And the next few years with ascending runs of 1,2,3, and 4 prime factors will start after the years 3216, 4056, and 4176 with 3217, 4057, and 4177 as prime years. Unfortunately, these computational results are not giving me the germ of any shortcut or understanding. There are also some descending sequences in terms of the number of prime factors, and their placement also does not help.

If you want an ascending run of 1,2,3,4, and 5 prime factors, we have to wait almost half-a-million years to get to the exciting years of $n=491850$ and $n=521880$ for $k=5$

491851: 491851
491852: 2 2 122963
491853: 3 19 8629
491854: 2 11 79 283
491855: 5 7 13 23 47

521881: 521881
521882: 2 260941
521883: 3 3 3 3 17 379
521884: 2 2 11 29 409
521885: 5 7 13 31 37

Now with four numbers computed and found, I searched the OEIS and found the corresponding sequence. Since the Online Encyclopedia already has this sequence, I'm hanging up my computational hat and heading off to work. :)


Start of first run of n successive numbers in which i-th number has exactly i distinct prime divisors for i = 1..n

2, 5, 64, 1867, 491851, 17681491, 35565206671

J.-M. De Koninck, Ces nombres qui nous fascinent, Entry 64, p. 23, Ellipses, Paris 2008.

  • $\begingroup$ $n+3$ has to be divisible by $3$ and must have two other prime factors not including $2$. $\endgroup$ – sleepless in beantown Dec 29 '10 at 4:39
  • $\begingroup$ I meant to say that either "(n+2) or (n+4)" would be divisible by 4 while the other would be divisible by 2 but not by 4; not "s(n+2) or s(n+4)" $\endgroup$ – sleepless in beantown Dec 29 '10 at 4:45
  • $\begingroup$ and as you say in your question, such a sequence requires that the base number be larger than the product of the first $k$ primes. $\endgroup$ – sleepless in beantown Dec 29 '10 at 4:51
  • $\begingroup$ n+3 does not have to be a multiple of 3. 383 is prime, and 385=5x7x11. Gerhard "Ask Me About Smooth Numbers" Paseman, 2010.12.28 $\endgroup$ – Gerhard Paseman Dec 29 '10 at 7:23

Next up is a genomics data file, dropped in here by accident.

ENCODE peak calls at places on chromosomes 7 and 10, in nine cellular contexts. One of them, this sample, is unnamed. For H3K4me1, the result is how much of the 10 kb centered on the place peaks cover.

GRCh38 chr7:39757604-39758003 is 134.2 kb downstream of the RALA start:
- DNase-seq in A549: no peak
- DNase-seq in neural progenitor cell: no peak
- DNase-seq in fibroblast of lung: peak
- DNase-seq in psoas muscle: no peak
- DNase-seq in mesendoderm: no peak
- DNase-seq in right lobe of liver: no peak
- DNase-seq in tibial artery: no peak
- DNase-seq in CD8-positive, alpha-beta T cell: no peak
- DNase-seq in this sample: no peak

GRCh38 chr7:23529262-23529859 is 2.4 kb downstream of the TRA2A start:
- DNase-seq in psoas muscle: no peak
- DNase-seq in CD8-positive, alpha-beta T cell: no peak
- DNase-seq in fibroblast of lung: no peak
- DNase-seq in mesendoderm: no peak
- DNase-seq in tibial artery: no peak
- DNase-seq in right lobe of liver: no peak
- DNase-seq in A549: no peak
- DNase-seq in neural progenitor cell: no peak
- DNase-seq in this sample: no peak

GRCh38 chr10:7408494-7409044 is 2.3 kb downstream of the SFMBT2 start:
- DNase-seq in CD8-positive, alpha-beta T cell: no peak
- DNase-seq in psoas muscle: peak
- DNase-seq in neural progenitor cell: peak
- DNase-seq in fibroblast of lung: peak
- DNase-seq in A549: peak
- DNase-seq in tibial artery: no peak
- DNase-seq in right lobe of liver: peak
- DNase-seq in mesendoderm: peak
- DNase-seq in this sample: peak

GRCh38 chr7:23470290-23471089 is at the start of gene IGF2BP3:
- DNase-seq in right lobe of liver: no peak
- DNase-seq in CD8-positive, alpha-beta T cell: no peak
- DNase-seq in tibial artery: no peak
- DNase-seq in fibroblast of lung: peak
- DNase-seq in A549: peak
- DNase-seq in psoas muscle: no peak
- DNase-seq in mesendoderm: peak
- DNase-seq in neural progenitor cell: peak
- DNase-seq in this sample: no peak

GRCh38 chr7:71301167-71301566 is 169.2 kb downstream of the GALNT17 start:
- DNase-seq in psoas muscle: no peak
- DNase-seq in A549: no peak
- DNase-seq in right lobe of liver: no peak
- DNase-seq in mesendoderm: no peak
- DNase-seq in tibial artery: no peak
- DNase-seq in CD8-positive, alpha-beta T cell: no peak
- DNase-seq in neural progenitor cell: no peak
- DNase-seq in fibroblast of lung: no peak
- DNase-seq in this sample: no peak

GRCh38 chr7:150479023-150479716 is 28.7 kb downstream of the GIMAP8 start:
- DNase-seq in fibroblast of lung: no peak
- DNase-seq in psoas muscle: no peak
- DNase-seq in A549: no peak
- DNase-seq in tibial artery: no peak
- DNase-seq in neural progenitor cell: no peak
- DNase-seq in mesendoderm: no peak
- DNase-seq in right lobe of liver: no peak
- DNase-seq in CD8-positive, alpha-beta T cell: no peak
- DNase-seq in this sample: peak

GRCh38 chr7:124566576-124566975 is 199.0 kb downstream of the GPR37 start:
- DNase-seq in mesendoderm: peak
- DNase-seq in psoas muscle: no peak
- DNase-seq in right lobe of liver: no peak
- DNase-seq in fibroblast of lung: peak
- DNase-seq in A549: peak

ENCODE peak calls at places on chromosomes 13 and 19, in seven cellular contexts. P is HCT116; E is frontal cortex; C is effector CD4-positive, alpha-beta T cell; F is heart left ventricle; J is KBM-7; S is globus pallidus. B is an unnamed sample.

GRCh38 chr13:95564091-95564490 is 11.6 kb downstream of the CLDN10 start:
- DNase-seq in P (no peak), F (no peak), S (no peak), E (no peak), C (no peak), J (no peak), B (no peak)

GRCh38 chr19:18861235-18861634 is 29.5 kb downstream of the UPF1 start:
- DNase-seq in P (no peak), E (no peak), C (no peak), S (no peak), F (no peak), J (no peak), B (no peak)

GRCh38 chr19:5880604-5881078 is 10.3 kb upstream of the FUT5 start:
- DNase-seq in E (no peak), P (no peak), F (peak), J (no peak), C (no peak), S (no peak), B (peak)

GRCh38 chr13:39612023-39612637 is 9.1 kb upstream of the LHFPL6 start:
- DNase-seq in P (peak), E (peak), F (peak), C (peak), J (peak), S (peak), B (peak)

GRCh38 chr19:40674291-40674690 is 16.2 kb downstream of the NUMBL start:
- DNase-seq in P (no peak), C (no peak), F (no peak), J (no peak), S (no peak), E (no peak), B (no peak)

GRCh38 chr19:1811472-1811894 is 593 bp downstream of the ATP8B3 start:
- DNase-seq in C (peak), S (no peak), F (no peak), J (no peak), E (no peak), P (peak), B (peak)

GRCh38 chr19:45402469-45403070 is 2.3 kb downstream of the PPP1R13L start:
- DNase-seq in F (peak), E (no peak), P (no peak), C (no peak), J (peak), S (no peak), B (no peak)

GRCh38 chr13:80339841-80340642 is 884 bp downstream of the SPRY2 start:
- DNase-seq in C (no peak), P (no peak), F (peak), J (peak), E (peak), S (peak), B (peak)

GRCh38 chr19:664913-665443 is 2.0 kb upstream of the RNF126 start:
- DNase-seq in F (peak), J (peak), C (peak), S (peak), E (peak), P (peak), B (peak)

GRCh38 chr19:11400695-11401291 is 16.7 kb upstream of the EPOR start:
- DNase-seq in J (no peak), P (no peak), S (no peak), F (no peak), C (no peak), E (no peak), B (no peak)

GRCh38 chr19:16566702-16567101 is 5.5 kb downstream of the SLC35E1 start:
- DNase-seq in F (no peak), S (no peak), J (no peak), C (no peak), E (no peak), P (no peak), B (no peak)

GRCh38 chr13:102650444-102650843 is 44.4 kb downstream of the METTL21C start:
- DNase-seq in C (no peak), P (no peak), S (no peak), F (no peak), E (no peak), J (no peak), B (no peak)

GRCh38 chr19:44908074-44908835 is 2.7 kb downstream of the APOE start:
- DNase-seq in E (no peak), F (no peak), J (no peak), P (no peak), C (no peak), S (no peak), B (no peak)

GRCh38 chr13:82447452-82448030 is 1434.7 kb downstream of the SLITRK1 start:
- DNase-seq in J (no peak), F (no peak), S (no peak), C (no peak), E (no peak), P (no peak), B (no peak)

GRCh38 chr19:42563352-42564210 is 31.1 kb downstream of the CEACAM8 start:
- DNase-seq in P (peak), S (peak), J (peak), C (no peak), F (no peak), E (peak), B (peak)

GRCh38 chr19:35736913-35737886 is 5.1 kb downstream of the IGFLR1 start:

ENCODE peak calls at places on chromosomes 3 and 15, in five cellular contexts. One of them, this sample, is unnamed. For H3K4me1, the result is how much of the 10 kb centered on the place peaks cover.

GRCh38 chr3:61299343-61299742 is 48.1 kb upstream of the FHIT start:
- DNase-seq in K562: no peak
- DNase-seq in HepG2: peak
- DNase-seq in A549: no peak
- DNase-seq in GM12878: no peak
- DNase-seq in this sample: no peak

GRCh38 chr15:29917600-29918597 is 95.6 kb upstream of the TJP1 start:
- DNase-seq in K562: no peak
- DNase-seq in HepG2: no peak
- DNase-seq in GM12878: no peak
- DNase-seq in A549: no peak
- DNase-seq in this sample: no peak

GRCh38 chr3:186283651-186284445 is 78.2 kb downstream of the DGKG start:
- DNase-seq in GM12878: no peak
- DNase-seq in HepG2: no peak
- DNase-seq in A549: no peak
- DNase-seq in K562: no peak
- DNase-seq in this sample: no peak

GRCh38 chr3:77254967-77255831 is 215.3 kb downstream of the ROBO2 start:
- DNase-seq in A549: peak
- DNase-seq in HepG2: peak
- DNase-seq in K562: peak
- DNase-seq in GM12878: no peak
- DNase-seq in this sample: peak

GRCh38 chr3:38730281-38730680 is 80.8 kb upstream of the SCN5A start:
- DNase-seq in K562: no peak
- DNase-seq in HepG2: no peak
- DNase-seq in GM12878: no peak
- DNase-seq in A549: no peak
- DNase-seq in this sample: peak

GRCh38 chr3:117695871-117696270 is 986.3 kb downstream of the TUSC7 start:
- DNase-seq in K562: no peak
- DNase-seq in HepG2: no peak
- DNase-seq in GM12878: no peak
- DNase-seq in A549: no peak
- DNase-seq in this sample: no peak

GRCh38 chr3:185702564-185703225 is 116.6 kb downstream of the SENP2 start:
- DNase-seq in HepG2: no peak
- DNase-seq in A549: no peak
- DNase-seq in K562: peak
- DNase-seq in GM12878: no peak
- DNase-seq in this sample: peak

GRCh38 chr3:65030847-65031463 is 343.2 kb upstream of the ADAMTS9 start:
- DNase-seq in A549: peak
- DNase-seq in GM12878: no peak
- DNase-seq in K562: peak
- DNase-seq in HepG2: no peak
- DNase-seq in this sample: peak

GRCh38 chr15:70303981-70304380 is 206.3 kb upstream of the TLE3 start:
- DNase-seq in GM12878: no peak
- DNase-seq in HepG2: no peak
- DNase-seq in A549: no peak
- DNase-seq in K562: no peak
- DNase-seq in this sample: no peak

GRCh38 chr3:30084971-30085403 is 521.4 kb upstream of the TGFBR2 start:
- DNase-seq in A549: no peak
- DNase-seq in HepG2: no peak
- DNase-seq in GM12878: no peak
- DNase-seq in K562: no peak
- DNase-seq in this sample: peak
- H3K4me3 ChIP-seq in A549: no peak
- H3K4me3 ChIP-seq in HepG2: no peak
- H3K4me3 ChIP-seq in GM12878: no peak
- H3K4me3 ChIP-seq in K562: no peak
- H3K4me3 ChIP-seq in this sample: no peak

• $\begingroup$ @Gerhard-Paseman, oops, I messed that up. n+1 has to be prime, n+2 has to be divisible by 2, n+3 does not have to be divisible by 3. But either n+2 or n+4 has to be divisble by 3. $\endgroup$ – sleepless in beantown Dec 29 '10 at 7:40

As it was pointed out to me by Han Wu, 2010 wasn't that boring from the prime numbers point of view:

2010 = 2*3*5*(7+11+13+17+19)

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    $\begingroup$ Ricardo, I would expect that there is no "primary" boring year at all! :-) $\endgroup$ – Wadim Zudilin Dec 30 '10 at 23:37
  • $\begingroup$ @Ricardo and @Wadim-Zudilin, yes the numerologists will see a way to make every year interesting, and the paradox of the first un-interesting year becoming interesting because of the fact that it is the first un-interesting year. ;>) Also, see Mayan, Hebrew, Chinese, Indian, and many other cultural artefacts for different origins and phase-shifts for yearly and weekly and monthly calendar objects. It's amazing how human beings have dissected the night sky and the numbers we pluck out of the sky and thin air. $\endgroup$ – sleepless in beantown Dec 31 '10 at 1:39

I believe that the question you are asking is still open. It has only (relatively) recently been shown that $s(n)=s(n+1)=A$ has infinitely many solutions for $A\ge 3$. This was shown by Schlage-Puchta in 2003. This article by Goldston, Graham, Pintz, and Yildirim discusses this and related questions:


Remark: your arithmetic function $s(\cdot)$ is usually denoted $\omega(\cdot)$ nowadays, but was denoted $\nu(\cdot)$ by Ramanujan.

  • $\begingroup$ Thanks, John, for the link to related problems. With F-Jellyfish's comment above my question is definitely answered. Yes, I know about the $\omega$ (but not $\nu$) notation, although I was not convinced it is standard enough and I did not wish for respondents use 6 symbols for $\omega$ instead of just one for $s$. $\endgroup$ – Wadim Zudilin Dec 29 '10 at 22:59